Mario Morales Hernandez
Dr. Mario Morales-Hernandez is currently a Research Staff Member at the University of Zaragoza (Spain) and a Collaborator of the Computational Sciences and Engineering Division at Oak Ridge National Laboratory (ORNL). He obtained a Bachelor of Mathematics from the University of Zaragoza in 2009, followed by a Master’s degree in Applied Mechanics from the same university in September 2010. He then pursued his doctoral studies to achieve a PhD in Fluid Mechanics. From December 2010 to March 2014, he received a Research Staff Training Grant from the County Council of Aragón, which enabled him to write his thesis under the supervision of Professor Pilar García Navarro. He received his PhD from the University of Zaragoza in the form of an International Doctorate in June 2014 with the thesis “Efficient explicit finite volume schemes for the shallow water equations with source terms”, achieving a summa cum laude distinction.
He earned a postdoctoral Juan de la Cierva-Formación fellowship, granted by the Spanish Government that allowed him to work for 19 months at Aula Dei Experimental Station (CSIC). Additionally, he did a six-month postdoctoral stay in the BCAM-Basque Center for Applied Mathematics (named Excellence Severo Ochoa Center) with Professor Enrique Zuazua. He achieved an Assistant Professor position in September 2018, in the Engineering and Architecture School at the University of Zaragoza. After that, he accepted a Postdoctoral Research Associate position at Oak Ridge National Laboratory, which became into a Research Staff position in July 2019.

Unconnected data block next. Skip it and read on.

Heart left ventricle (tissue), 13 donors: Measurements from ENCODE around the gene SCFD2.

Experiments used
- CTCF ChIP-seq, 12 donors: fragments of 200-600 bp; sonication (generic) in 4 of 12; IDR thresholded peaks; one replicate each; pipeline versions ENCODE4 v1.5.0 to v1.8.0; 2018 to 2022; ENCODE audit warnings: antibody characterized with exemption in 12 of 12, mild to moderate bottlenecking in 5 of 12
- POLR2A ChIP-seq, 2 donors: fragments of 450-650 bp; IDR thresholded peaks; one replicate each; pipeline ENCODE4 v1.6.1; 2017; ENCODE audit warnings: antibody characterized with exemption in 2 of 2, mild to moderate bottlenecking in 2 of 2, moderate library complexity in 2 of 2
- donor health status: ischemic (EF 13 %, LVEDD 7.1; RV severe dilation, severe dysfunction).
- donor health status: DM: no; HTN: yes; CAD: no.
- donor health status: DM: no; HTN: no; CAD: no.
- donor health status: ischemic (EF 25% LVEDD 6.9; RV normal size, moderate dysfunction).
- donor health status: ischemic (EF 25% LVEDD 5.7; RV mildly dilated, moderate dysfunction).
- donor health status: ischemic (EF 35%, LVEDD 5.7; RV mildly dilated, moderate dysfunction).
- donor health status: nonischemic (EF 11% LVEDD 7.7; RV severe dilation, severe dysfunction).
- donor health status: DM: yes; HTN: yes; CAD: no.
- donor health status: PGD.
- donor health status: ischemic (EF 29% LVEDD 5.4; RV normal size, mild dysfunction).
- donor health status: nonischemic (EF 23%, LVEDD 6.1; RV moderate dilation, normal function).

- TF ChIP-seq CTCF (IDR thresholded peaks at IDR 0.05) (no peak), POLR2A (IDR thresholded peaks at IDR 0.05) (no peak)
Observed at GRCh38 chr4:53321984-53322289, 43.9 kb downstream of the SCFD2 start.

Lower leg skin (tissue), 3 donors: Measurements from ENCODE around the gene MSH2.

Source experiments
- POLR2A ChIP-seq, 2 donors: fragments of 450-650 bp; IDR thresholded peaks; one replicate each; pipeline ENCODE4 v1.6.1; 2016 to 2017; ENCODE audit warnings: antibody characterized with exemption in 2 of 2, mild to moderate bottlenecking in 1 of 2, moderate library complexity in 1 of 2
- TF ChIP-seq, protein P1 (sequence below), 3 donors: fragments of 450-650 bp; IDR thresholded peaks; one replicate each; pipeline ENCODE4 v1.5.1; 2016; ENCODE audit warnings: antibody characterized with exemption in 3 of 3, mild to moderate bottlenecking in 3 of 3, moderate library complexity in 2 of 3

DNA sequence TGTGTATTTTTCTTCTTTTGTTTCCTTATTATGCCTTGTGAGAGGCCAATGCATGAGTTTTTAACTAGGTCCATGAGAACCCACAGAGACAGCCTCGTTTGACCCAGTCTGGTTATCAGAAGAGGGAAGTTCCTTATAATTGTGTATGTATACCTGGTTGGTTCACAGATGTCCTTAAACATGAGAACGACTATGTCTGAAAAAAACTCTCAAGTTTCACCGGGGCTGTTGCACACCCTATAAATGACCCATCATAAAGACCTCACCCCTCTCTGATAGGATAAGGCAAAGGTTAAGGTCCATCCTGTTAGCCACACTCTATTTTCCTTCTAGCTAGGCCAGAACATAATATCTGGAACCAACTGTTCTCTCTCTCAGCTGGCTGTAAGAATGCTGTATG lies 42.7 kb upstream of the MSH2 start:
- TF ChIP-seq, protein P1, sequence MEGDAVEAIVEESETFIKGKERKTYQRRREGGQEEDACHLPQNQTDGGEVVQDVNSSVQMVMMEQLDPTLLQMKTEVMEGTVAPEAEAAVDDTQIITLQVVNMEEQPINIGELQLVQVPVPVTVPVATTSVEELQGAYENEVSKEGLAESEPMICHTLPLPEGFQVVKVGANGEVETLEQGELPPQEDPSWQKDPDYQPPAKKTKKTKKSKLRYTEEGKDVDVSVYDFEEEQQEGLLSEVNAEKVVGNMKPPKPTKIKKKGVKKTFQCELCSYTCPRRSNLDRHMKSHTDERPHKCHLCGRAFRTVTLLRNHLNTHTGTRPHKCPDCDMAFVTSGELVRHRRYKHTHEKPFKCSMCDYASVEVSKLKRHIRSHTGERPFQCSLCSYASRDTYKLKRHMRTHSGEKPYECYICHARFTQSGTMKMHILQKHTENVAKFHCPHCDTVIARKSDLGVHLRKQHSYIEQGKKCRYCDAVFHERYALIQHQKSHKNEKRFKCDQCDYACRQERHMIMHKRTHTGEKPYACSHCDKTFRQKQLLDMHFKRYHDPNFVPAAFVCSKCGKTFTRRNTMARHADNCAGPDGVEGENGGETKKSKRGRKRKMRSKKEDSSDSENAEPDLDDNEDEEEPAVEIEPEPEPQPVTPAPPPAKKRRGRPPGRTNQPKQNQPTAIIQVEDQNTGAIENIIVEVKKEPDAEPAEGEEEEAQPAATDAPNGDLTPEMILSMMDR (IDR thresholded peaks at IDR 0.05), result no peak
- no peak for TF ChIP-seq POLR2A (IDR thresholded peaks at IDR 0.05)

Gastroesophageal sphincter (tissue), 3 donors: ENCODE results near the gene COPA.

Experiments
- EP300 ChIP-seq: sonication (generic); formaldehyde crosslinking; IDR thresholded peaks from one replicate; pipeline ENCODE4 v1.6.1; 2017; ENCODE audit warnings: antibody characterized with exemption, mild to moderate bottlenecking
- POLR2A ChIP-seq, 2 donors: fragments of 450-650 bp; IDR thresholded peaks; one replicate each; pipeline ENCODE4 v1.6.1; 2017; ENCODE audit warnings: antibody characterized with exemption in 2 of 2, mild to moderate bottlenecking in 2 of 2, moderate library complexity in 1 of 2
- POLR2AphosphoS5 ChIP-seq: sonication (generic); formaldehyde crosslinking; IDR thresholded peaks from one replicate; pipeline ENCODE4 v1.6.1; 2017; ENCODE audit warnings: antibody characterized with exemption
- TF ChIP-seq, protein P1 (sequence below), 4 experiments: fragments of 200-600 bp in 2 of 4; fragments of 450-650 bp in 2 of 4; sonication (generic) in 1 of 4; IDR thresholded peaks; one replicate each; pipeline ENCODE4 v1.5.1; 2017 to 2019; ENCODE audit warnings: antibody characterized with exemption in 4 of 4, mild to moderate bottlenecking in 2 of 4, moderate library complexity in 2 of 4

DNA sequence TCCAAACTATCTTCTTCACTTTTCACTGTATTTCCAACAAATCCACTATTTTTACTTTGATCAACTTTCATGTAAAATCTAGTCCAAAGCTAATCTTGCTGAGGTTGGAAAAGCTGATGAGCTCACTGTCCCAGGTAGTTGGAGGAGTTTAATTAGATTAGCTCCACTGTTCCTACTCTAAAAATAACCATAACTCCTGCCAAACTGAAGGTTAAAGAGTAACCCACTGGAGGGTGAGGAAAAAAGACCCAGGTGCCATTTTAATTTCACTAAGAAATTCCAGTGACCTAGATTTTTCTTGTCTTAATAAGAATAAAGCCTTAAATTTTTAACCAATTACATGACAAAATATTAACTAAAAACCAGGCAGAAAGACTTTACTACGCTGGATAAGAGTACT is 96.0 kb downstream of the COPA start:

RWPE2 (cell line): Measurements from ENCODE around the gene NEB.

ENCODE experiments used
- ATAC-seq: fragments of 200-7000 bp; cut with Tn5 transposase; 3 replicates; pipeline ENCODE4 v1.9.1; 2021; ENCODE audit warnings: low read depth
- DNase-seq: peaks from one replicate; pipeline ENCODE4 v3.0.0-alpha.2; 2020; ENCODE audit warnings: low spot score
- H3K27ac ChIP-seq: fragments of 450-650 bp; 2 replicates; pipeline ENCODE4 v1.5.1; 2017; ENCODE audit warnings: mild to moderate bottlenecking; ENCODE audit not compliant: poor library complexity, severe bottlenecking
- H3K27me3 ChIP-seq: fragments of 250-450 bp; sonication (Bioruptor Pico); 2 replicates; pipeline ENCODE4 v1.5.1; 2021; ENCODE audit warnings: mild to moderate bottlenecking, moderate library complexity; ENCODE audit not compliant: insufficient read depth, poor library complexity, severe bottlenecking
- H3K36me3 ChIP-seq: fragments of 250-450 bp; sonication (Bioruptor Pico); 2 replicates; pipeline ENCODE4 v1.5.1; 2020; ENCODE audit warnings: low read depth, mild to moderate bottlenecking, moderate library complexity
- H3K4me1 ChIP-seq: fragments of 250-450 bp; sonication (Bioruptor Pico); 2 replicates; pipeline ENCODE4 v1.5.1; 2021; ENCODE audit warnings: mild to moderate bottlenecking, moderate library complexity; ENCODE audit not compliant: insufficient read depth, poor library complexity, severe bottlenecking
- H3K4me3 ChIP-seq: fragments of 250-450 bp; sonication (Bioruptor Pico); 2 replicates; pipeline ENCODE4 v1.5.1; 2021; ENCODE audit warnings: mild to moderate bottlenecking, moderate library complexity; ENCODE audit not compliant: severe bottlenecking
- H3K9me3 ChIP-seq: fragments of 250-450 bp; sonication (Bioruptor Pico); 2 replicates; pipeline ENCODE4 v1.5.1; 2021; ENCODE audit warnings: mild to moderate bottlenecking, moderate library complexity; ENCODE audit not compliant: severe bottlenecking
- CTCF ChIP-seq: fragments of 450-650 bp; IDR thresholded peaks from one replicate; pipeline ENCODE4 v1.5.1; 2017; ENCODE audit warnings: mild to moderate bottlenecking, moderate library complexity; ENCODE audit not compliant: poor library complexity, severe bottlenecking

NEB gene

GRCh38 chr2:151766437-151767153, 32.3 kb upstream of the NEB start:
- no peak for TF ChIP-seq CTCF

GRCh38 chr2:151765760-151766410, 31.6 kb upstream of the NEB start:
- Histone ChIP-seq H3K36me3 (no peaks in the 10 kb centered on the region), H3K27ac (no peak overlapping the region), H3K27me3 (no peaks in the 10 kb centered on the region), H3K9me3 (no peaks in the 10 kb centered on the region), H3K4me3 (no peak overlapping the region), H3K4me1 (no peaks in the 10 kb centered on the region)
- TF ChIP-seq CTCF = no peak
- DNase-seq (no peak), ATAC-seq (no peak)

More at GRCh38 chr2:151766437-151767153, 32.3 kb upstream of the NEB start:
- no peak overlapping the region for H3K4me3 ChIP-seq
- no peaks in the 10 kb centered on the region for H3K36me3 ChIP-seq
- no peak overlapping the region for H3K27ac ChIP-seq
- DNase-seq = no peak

He is an active researcher in the field of mathematical modeling of environmental earth problems, optimization and control techniques, hydraulic and hydrological engineering, erosion and sediment dynamics, porous media, solute transport, agriculture and irrigation, all in combination with HPC techniques and GPU computing technology. He teaches official lessons for the “Industrial Technologies Engineering Degree” and “Mechanical Engineering Degree”, among others, supervising some end-of-degree dissertations and Master’s theses. He has also been teaching for the “Water Resources Engineering” Master’s degree for seven years and for the course entitled "Hydraulic modelling flood risks".